WASHINGTON (Reuters) - U.S. oil refineries will face tighter standards in coming years on toxic emissions that cause lung problems and increase cancer risks, environmental regulators said on Tuesday.
The Environmental Protection Agency finalized a rule, to be fully implemented in 2018, that aims to reduce emissions of benzene and other toxic emissions.
The EPA said the capital cost to refiners will be about $283 million, with an annualized cost of $63 million, but that the standards will have a “negligible impact on the costs of petroleum products,” like gasoline and diesel fuel.
Gina McCarthy, the EPA administrator, said the pollution cuts will lower the cancer risk from refineries for more than 1.4 million people and are a “substantial step forward in EPA’s work to protect the health of vulnerable communities located near these facilities.”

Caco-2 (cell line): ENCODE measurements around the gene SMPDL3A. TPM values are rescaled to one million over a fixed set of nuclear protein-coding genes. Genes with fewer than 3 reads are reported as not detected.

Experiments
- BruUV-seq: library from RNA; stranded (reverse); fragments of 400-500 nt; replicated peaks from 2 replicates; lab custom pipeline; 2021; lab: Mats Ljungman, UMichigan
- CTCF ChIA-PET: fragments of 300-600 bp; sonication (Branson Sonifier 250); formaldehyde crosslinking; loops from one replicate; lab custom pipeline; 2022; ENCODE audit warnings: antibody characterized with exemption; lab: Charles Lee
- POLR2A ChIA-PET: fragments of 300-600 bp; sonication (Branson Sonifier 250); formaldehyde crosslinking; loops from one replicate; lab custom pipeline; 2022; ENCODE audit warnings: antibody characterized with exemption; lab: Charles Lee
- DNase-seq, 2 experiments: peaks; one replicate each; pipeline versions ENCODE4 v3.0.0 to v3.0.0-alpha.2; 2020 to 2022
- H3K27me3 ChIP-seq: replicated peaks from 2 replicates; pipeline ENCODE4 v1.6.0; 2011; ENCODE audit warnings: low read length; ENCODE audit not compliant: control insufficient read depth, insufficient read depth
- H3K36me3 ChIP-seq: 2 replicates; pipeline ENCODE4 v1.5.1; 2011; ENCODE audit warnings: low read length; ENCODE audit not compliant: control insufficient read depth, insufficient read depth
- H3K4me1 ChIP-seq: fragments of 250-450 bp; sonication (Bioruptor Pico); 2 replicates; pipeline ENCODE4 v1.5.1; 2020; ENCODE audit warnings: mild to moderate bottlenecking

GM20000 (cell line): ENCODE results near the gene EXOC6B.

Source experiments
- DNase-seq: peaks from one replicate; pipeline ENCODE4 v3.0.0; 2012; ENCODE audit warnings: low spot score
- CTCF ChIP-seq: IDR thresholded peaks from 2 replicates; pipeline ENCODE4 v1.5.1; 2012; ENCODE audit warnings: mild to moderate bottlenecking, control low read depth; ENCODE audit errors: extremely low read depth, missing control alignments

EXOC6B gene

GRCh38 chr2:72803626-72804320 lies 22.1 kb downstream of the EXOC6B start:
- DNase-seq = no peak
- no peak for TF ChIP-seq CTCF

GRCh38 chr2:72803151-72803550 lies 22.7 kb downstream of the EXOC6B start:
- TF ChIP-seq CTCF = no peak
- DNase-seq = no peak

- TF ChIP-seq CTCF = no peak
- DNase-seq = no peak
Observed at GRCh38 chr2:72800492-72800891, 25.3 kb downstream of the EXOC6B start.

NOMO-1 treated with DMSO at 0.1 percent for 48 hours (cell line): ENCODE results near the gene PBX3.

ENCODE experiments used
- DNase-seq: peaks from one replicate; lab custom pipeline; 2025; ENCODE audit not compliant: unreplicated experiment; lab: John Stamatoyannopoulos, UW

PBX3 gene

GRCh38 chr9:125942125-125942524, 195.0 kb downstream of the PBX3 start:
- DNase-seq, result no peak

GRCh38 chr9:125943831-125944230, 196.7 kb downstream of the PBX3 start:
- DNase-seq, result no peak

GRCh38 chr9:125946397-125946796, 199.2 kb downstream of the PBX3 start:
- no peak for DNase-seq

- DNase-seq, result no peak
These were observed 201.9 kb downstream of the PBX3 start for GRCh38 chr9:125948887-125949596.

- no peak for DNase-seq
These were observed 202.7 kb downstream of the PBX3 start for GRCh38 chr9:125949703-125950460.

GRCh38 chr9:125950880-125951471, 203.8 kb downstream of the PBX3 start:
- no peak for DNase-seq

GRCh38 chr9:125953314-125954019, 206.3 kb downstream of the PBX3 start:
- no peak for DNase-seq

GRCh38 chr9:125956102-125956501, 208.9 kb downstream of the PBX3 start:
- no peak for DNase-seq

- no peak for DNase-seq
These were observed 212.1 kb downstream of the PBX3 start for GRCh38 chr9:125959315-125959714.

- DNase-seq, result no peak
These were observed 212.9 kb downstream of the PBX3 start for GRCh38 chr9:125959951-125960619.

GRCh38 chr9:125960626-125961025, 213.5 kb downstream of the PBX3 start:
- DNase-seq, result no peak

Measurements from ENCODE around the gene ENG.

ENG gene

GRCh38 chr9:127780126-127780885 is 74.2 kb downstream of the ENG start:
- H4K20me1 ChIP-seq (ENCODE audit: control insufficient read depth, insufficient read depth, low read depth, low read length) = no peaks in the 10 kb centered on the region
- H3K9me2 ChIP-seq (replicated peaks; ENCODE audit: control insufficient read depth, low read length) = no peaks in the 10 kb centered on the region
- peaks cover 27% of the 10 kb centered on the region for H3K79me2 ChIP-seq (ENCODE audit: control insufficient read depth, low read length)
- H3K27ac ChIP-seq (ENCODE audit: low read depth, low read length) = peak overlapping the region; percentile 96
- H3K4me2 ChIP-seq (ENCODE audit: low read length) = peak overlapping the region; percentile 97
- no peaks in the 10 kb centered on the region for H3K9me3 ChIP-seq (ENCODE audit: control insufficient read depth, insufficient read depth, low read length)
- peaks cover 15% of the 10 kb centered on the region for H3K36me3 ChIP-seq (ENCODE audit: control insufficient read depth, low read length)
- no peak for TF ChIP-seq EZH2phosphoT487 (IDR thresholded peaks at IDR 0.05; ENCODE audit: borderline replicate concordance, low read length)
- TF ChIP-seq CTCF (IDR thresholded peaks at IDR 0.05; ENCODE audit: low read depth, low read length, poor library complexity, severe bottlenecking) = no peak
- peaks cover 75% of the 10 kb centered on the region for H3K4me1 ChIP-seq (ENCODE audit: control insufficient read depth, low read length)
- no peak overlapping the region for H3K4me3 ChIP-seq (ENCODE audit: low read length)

The standard will require continuous monitoring of concentrations of benzene and other pollutants at the fence line of refineries. The EPA said it would strengthen emissions controls at flares, storage tanks and delayed coker operations that will cut thousands of tons of hazardous air pollutants.
The American Petroleum Institute industry group said the EPA had made “substantial improvements” in the rule, but estimated that the regulation could still cost up to $1 billion.
“Despite these improvements, regulators need to be thoughtful about the additional impacts of new regulations and added costs to delivering affordable energy to U.S. consumers,” said Bob Greco, an API refinery issues official.
Reporting by Timothy Gardner; Editing by Cynthia Osterman